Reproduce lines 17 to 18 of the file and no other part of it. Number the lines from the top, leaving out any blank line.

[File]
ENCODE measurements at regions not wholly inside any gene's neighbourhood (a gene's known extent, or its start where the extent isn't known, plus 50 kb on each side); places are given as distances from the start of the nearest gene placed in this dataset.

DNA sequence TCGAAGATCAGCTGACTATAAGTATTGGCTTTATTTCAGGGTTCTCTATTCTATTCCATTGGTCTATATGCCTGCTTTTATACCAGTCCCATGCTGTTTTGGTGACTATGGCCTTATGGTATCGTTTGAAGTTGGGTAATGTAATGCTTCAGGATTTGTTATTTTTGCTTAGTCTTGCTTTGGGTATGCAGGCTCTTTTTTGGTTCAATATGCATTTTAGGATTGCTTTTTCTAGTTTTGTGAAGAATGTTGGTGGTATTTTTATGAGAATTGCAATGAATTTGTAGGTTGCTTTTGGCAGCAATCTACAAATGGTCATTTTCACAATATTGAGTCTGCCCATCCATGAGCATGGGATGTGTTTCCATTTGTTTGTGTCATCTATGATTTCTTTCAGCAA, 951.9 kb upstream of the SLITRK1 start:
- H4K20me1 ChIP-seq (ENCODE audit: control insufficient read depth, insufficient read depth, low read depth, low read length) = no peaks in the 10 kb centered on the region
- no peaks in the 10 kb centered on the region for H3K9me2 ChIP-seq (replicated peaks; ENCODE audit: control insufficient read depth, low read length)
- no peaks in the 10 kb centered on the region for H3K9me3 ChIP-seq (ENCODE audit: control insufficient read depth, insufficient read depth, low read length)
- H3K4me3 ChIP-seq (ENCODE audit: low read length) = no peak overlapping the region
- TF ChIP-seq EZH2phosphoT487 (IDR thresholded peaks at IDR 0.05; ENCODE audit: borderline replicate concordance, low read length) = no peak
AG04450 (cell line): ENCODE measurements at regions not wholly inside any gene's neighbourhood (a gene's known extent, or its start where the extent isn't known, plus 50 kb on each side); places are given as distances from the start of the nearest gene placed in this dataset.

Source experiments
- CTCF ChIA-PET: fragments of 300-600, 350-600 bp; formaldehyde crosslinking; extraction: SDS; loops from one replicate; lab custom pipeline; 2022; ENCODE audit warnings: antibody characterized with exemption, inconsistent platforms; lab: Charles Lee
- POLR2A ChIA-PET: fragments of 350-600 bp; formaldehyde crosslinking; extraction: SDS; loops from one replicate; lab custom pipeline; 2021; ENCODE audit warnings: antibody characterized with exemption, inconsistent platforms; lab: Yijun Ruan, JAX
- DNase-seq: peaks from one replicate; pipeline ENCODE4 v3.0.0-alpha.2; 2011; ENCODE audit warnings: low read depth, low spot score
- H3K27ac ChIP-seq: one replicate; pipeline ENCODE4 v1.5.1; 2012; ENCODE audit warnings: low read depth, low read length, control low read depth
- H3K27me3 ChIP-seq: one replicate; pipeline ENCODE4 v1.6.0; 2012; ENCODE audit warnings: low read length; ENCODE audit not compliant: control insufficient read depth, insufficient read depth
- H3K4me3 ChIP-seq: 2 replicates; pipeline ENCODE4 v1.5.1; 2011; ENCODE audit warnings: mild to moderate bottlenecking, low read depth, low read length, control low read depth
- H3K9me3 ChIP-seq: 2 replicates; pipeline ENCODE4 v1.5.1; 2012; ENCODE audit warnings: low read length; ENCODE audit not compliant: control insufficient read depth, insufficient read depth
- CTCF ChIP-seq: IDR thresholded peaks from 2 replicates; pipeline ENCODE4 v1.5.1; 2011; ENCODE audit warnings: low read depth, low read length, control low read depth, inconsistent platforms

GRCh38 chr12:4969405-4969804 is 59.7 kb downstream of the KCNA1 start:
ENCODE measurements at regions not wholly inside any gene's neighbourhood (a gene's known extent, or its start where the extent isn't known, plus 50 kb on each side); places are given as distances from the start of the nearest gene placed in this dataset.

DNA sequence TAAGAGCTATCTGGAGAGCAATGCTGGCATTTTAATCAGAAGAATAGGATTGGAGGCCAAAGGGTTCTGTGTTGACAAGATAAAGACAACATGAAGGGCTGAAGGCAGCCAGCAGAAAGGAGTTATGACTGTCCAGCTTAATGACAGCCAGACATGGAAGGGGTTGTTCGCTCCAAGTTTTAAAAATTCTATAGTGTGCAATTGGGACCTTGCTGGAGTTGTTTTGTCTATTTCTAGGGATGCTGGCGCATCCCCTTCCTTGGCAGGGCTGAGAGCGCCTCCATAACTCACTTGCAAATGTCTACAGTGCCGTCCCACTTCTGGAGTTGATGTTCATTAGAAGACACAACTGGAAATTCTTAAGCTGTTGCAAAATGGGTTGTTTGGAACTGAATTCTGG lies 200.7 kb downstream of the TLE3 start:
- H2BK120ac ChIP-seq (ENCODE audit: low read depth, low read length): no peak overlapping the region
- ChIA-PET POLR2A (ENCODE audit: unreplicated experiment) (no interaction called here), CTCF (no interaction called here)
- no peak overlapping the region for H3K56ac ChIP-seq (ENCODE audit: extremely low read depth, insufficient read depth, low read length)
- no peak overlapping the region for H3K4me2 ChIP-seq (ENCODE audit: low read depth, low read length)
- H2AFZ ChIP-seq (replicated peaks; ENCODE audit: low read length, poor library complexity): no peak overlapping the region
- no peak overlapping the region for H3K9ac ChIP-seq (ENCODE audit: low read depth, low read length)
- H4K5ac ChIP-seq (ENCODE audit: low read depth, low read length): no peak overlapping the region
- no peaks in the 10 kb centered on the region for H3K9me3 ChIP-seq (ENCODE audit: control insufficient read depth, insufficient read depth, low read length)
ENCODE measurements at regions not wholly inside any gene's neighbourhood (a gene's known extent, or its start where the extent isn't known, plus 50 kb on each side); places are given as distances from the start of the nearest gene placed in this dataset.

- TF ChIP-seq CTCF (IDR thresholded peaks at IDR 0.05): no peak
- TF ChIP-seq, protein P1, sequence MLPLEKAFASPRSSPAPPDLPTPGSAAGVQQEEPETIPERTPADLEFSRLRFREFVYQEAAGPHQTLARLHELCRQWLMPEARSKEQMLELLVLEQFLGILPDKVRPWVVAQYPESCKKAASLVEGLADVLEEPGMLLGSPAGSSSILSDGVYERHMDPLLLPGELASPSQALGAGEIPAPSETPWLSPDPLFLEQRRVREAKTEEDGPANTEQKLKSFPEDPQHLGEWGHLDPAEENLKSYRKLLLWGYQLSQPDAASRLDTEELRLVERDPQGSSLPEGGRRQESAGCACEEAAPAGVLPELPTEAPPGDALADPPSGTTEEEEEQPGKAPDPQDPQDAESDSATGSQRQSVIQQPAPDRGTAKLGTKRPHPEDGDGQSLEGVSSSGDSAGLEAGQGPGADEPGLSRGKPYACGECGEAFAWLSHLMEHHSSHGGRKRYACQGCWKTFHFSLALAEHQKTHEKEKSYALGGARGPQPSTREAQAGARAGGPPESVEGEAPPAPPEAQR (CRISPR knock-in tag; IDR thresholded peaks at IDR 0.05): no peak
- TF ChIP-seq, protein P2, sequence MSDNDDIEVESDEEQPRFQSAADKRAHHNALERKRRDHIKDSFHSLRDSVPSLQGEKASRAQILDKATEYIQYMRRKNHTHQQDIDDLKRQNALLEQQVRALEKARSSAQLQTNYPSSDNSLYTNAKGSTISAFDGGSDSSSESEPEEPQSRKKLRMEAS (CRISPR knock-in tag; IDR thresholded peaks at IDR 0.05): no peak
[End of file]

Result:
- CTCF ChIP-seq: IDR thresholded peaks from 2 replicates; pipeline ENCODE4 v1.5.1; 2011; ENCODE audit warnings: low read depth, low read length, control low read depth, inconsistent platforms

GRCh38 chr12:4969405-4969804 is 59.7 kb downstream of the KCNA1 start: